In this world we still experience bad news.  The world around us is still subject to the consequences of sin in general. The sin of the Garden has expanded out, and it has contaminated all creation.  We will experience trouble and trials in this life.  But Jesus is with us.  He is trustworthy. He will get us through our trials.

As the day approaches when Jesus comes to restore heaven and earth, as He warned us, the times are going to get more and more scary.  People will fall away from the faith and people will make fun of us and say we believe fairy tales when we profess our faith in Jesus.  Other people will openly fight and persecute the teaching and preservation of the Christian faith as we see evidence of more and more even in the United States.

Our churches and communities are becoming smaller and smaller, and the demands of our time and resources become ever more strained.  It’s easy to give up hope or drop away, or to resort to infighting or dissent.  Yet Jesus told His disciples to tend His lambs and feed His sheep.  For us it may mean we are called to spread out (as in the scattering at the destruction of the tower of Babel) or to join with other believers of like mind.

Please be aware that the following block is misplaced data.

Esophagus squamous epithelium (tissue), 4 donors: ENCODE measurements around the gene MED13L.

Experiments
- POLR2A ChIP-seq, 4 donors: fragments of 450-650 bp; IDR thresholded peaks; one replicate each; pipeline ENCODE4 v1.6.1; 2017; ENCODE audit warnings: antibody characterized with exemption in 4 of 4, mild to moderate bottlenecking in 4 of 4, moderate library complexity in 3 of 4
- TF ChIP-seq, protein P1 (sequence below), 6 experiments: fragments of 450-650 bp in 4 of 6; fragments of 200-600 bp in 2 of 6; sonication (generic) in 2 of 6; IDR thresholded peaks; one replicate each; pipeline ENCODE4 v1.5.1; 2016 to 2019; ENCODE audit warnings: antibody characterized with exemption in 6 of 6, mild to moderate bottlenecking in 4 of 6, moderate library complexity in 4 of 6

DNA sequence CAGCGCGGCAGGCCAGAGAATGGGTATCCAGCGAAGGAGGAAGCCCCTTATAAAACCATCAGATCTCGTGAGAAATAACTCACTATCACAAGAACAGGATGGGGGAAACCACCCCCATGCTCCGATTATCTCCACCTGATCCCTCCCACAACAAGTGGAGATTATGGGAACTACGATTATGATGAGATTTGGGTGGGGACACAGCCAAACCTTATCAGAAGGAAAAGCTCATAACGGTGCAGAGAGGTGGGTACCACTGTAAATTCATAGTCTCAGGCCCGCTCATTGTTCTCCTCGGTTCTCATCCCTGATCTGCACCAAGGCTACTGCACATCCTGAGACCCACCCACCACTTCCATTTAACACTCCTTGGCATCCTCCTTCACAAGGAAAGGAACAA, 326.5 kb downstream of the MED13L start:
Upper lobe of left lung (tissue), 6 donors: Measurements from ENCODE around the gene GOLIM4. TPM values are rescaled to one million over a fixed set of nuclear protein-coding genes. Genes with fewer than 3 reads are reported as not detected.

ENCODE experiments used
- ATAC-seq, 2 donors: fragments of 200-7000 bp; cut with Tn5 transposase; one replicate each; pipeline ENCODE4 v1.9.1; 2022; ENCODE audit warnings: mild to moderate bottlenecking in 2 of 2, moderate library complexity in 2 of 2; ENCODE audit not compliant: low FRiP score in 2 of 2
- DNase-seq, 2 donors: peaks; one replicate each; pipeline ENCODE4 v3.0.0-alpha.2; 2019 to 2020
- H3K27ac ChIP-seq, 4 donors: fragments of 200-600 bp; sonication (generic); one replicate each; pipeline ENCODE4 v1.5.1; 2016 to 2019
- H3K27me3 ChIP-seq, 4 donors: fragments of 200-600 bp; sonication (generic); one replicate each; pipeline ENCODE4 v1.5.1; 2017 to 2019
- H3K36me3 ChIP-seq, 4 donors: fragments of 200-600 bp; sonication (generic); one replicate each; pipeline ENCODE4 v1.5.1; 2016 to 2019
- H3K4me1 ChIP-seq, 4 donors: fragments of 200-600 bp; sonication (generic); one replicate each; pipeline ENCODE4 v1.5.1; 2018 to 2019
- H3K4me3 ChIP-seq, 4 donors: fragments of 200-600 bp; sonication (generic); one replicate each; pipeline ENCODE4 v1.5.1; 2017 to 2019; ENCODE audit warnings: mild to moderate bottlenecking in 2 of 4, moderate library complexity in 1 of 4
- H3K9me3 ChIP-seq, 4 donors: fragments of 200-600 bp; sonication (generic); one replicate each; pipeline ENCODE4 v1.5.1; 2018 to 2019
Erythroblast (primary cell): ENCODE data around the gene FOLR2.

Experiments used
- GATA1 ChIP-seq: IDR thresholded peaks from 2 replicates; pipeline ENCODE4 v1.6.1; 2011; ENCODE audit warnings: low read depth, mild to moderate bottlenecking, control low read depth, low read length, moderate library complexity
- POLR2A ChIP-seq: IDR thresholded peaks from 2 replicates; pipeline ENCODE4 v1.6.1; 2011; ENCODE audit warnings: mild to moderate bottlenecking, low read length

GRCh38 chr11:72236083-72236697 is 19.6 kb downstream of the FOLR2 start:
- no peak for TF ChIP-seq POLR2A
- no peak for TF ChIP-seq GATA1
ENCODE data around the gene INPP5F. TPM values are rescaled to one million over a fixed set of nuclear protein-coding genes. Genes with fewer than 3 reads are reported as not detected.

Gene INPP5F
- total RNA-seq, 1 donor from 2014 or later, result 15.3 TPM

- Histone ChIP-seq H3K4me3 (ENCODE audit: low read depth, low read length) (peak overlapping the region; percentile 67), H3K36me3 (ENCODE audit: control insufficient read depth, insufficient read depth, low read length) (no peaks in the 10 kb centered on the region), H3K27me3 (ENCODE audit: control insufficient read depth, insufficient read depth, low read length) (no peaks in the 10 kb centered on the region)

How can we best serve as the Body of Christ?  Can we join with another congregation(s) to not only pool our resources, but to serve more effectively?  As much as we want to keep our building, might it be worth investigating joining with another congregation in a similar situation to our own?  Might we want to consider a revolving house church set up such as the early Church used in the days of Acts?

Our lives and possessions on this earth are temporary. Only Jesus is a constant for us. No matter where we may find ourselves,

“For here we have no lasting city, but we seek the city that is to come.”- Hebrews 13:14 (ESV)

Seeking the city that is to come does not mean abandoning the “city” here, far from it,  but understanding that the church is not comprised of its building or its resources, but the church is its people, the Body of Christ.  God is our mighty fortress- not ourselves, our governments or even each other.